If you are looking for an answer to the question What is Artificial Intelligence? and you only have a minute, then here's the definition the Association for the Advancement of Artificial Intelligence offers on its home page: "the scientific understanding of the mechanisms underlying thought and intelligent behavior and their embodiment in machines."
However, if you are fortunate enough to have more than a minute, then please get ready to embark upon an exciting journey exploring AI (but beware, it could last a lifetime) …
How did Michael Crichton, Sean Connery, and Wesley Snipes factor into the creation of a preeminent robotics firm? The story begins on the movie set of the 1993 action thriller "Rising Sun," starring Connery and Snipes and based off the Crichton novel of the same name. It was during a week of filming under the hot California sun that Raibert, then a professor at MIT, realized there was more work to do. "We were providing robots for the background of a scene in the movie," said Raibert. "And we were there for a week. And it was a week of hell."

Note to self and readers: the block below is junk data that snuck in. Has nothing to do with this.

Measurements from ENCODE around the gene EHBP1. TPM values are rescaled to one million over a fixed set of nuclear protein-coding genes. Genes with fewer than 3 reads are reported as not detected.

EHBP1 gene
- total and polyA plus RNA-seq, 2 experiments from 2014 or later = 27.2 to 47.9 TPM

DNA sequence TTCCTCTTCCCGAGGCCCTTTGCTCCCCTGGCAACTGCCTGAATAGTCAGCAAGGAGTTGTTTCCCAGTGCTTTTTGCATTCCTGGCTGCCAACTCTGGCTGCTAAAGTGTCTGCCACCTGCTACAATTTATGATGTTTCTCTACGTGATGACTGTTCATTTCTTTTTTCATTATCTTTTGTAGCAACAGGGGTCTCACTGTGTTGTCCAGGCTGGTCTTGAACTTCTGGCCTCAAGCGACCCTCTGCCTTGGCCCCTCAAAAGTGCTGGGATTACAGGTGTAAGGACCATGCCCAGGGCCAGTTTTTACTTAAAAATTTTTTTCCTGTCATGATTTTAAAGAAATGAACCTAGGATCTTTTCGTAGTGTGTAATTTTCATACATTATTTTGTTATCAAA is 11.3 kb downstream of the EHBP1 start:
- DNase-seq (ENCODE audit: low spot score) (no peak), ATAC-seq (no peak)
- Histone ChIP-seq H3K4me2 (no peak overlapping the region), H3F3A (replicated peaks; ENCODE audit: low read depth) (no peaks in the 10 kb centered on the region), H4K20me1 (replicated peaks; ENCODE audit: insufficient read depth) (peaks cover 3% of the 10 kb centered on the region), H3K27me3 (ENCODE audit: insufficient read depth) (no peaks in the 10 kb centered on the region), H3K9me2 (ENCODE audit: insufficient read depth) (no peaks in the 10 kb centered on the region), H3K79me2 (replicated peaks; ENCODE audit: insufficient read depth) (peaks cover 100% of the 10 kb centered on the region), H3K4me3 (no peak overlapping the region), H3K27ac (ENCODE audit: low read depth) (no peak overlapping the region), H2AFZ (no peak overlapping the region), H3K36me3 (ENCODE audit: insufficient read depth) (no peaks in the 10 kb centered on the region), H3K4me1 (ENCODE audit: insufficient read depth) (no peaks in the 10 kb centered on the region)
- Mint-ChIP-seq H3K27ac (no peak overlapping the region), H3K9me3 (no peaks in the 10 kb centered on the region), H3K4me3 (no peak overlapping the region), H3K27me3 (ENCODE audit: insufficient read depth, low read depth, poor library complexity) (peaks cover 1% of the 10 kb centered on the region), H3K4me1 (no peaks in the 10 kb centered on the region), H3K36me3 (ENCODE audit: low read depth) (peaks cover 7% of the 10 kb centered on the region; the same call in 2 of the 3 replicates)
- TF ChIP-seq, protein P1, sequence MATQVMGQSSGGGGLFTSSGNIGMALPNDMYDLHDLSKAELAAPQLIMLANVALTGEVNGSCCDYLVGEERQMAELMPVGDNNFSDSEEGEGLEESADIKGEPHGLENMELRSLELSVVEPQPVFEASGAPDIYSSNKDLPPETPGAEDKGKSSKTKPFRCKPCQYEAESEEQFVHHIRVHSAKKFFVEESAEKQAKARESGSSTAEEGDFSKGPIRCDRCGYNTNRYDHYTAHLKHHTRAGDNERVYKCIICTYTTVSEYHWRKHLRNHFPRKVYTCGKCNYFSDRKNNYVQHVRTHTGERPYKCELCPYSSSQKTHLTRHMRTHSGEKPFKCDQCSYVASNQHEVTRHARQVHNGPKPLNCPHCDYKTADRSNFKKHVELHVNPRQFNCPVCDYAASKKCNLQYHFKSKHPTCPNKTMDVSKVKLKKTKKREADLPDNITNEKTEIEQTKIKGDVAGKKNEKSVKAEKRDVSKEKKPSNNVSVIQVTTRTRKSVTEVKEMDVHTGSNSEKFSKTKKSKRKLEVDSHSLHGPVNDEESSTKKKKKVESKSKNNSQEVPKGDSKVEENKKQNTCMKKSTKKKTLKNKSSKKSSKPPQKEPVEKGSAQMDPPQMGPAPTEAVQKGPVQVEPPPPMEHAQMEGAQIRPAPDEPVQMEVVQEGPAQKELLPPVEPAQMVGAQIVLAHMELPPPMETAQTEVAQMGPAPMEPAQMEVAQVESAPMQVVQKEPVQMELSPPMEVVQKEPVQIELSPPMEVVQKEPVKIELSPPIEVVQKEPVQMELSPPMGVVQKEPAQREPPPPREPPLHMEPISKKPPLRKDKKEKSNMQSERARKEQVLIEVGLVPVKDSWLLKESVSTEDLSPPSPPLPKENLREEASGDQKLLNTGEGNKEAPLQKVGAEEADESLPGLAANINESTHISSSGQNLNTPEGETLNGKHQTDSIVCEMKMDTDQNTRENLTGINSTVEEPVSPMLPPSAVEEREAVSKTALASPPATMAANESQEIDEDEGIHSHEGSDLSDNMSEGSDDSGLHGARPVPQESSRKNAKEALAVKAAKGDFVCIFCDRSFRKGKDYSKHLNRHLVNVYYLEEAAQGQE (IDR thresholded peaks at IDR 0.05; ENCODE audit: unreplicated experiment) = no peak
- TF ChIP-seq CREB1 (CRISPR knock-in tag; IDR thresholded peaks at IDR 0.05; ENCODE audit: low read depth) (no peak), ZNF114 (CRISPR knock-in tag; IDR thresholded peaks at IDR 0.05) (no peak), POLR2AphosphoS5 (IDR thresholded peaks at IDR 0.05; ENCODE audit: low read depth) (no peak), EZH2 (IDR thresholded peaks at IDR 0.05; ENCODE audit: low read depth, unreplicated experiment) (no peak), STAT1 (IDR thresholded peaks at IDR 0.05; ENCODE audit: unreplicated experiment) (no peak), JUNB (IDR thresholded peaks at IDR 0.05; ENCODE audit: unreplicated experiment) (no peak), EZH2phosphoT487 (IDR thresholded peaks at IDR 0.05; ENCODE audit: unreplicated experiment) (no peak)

The man who designed some of the world's most advanced dynamic robots was on a daunting mission: programming his creations to dance to the beat with a mix of fluid, explosive and expressive motions that are almost human. Almost a year and half of choreography, simulation, programming and upgrades that were capped by two days of filming to produce a video running at less than 3 minutes. The clip, showing robots dancing to the 1962 hit "Do You Love Me?" by The Contours, was an instant hit on social media, attracting more than 23 million views during the first week. It shows two of Boston Dynamics' humanoid Atlas research robots doing the twist, the mashed potato and other classic moves, joined by Spot, a doglike robot, and Handle, a wheeled robot designed for lifting and moving boxes in a warehouse or truck. Boston Dynamics founder and chairperson Marc Raibert says what the robot maker learned was far more valuable.